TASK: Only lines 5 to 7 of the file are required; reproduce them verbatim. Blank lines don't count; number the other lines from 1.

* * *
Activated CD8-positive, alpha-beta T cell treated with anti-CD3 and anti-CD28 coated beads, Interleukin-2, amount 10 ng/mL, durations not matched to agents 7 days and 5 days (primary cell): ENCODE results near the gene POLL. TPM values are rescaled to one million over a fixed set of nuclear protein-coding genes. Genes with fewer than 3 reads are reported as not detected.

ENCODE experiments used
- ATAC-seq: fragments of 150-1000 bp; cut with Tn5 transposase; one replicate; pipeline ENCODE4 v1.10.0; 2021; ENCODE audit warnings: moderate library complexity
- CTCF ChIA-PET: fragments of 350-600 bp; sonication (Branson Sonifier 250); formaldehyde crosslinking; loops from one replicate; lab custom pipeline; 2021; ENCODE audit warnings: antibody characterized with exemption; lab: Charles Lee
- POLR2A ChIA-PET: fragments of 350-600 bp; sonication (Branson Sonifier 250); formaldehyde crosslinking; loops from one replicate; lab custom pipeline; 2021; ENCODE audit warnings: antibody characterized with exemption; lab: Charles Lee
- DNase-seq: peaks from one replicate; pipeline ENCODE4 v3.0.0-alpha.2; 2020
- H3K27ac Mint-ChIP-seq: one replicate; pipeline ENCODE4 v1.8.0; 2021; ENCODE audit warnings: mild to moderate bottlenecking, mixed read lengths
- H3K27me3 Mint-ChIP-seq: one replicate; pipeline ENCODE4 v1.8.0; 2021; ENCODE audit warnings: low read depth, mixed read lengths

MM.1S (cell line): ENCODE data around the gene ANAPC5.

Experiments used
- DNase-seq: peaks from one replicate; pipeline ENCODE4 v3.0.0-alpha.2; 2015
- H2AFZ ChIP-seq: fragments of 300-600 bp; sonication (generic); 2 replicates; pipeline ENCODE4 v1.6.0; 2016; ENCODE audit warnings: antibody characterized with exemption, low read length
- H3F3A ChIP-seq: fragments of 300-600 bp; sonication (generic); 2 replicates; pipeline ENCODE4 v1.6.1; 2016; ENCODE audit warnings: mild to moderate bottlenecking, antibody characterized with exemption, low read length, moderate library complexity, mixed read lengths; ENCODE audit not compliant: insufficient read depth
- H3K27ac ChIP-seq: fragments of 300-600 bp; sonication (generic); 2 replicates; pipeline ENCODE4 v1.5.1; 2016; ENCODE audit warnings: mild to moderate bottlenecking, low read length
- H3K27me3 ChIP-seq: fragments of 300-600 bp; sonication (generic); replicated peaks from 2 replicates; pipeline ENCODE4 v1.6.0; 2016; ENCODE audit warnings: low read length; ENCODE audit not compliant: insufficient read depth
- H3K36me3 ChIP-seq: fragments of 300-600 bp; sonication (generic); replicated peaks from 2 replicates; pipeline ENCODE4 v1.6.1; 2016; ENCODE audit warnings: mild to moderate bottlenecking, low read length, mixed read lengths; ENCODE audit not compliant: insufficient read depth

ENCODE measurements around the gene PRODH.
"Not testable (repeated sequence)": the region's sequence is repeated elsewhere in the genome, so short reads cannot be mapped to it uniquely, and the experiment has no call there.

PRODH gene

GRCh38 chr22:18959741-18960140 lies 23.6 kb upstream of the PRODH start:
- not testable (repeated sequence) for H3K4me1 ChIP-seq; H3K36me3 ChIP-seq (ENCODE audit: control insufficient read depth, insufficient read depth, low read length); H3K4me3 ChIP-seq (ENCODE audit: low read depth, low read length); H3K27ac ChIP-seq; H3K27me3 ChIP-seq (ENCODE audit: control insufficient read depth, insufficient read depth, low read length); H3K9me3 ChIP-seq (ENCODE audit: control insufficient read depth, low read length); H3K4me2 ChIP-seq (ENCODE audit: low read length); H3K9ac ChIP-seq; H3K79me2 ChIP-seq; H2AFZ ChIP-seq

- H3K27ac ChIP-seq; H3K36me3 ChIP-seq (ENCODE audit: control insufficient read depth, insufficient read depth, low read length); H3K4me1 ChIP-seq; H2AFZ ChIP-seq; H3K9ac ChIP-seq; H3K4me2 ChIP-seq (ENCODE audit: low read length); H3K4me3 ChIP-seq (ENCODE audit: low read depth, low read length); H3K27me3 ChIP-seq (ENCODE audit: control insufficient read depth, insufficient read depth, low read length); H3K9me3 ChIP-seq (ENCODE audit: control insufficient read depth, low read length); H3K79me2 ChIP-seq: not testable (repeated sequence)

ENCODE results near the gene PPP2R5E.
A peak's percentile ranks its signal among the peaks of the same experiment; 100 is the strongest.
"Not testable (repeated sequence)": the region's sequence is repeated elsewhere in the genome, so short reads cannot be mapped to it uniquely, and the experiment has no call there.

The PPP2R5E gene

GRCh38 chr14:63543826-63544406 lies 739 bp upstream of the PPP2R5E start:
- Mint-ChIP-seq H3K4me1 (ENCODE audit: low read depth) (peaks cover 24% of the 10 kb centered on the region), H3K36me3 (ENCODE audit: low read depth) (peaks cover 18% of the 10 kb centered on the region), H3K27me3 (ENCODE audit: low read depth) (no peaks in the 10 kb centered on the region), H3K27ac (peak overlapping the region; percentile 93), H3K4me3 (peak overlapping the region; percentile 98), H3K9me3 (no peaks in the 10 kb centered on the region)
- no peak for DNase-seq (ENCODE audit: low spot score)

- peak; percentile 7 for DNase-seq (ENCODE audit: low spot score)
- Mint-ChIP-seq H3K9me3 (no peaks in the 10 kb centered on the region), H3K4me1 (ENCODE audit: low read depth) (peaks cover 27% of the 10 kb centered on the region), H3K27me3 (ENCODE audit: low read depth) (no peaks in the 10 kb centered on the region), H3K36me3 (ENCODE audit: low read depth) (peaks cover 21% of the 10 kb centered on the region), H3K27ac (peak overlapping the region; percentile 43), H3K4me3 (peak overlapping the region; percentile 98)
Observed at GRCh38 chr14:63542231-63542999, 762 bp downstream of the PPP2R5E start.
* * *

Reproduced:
- POLR2A ChIA-PET: fragments of 350-600 bp; sonication (Branson Sonifier 250); formaldehyde crosslinking; loops from one replicate; lab custom pipeline; 2021; ENCODE audit warnings: antibody characterized with exemption; lab: Charles Lee
- DNase-seq: peaks from one replicate; pipeline ENCODE4 v3.0.0-alpha.2; 2020
- H3K27ac Mint-ChIP-seq: one replicate; pipeline ENCODE4 v1.8.0; 2021; ENCODE audit warnings: mild to moderate bottlenecking, mixed read lengths